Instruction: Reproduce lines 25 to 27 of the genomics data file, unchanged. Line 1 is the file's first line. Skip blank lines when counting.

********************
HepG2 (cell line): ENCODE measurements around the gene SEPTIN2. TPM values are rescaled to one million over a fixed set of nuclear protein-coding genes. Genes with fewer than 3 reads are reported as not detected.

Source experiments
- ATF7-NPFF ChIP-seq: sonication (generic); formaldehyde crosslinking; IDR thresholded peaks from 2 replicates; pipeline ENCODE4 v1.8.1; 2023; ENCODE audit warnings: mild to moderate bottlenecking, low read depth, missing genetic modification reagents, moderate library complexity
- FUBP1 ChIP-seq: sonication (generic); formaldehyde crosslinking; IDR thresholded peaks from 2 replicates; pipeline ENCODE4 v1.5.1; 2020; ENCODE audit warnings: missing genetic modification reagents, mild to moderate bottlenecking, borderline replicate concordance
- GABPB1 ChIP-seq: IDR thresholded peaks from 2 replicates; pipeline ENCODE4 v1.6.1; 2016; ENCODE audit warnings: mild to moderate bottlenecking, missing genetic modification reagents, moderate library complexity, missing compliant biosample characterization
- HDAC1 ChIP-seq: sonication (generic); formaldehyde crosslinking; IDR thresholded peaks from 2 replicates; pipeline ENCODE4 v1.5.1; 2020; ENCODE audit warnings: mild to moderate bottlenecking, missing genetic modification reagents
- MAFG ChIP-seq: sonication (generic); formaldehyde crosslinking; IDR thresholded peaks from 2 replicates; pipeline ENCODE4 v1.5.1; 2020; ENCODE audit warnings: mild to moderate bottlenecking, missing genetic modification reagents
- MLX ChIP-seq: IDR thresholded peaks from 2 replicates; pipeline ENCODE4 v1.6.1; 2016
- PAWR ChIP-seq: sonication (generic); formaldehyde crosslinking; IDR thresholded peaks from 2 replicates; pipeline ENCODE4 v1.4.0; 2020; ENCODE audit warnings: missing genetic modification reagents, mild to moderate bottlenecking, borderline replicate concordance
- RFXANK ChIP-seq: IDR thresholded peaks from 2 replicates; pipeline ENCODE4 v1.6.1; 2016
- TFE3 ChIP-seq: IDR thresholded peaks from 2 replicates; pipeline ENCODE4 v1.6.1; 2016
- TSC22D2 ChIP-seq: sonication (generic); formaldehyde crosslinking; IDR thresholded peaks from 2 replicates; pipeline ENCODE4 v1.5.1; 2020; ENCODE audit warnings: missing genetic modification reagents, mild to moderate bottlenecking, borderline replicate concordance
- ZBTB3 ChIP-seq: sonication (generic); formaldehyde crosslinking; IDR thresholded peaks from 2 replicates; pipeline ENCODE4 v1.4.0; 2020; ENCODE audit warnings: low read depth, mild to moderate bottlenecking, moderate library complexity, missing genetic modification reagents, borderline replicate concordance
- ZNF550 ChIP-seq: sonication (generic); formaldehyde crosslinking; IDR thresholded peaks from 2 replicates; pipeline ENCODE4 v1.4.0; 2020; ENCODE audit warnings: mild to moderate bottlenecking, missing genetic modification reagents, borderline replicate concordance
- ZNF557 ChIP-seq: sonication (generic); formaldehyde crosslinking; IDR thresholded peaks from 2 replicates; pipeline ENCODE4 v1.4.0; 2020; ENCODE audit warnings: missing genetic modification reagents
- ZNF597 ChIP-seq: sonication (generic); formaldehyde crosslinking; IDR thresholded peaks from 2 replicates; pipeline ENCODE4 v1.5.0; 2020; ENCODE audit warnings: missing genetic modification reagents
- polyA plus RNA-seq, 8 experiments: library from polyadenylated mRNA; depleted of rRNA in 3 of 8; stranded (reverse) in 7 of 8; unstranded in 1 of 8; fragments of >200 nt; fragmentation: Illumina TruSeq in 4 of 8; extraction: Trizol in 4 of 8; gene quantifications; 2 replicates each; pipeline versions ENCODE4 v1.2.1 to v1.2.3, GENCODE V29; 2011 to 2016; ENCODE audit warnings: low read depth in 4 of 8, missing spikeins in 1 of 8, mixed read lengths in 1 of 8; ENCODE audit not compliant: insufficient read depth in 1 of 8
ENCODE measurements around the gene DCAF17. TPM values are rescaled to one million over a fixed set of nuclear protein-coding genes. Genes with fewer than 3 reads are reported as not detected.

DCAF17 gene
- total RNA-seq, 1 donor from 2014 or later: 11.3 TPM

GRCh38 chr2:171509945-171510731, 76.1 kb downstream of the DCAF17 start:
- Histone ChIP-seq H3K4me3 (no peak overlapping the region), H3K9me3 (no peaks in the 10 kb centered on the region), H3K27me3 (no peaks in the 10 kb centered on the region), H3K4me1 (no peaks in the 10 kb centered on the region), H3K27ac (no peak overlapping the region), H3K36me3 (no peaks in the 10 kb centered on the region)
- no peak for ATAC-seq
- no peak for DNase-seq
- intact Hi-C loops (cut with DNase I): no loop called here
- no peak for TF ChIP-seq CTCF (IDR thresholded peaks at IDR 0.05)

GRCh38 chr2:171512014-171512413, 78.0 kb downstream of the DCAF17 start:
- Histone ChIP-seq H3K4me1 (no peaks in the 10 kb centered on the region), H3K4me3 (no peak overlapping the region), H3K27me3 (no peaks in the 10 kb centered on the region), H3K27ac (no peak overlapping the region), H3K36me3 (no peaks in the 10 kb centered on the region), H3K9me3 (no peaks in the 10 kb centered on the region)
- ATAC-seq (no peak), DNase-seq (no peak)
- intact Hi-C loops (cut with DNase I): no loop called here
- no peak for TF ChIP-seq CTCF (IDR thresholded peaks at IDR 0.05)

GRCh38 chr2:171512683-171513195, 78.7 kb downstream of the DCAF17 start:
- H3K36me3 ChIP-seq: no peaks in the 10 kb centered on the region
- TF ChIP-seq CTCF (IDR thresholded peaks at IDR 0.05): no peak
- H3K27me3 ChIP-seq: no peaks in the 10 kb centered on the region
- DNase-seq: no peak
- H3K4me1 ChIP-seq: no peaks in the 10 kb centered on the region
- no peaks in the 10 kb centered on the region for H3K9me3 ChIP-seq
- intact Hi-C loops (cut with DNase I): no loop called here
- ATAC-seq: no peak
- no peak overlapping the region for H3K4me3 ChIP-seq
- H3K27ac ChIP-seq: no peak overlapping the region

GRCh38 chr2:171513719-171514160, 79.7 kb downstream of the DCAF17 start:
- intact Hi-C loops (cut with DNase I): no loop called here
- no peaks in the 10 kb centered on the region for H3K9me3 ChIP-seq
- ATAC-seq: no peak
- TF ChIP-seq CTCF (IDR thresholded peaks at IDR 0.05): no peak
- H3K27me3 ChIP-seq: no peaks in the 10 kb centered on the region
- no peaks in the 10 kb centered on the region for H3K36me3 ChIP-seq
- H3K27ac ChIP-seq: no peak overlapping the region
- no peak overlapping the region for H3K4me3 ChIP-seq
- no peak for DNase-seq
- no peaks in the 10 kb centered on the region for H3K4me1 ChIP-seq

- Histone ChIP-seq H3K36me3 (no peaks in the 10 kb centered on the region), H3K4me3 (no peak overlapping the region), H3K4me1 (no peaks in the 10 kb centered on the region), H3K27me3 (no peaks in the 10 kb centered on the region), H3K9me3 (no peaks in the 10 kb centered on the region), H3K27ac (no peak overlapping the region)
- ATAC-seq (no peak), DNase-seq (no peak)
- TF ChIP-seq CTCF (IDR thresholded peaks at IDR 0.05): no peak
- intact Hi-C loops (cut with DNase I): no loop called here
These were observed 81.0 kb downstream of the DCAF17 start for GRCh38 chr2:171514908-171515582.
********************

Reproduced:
- intact Hi-C loops (cut with DNase I): no loop called here
- no peak for TF ChIP-seq CTCF (IDR thresholded peaks at IDR 0.05)

GRCh38 chr2:171512014-171512413, 78.0 kb downstream of the DCAF17 start: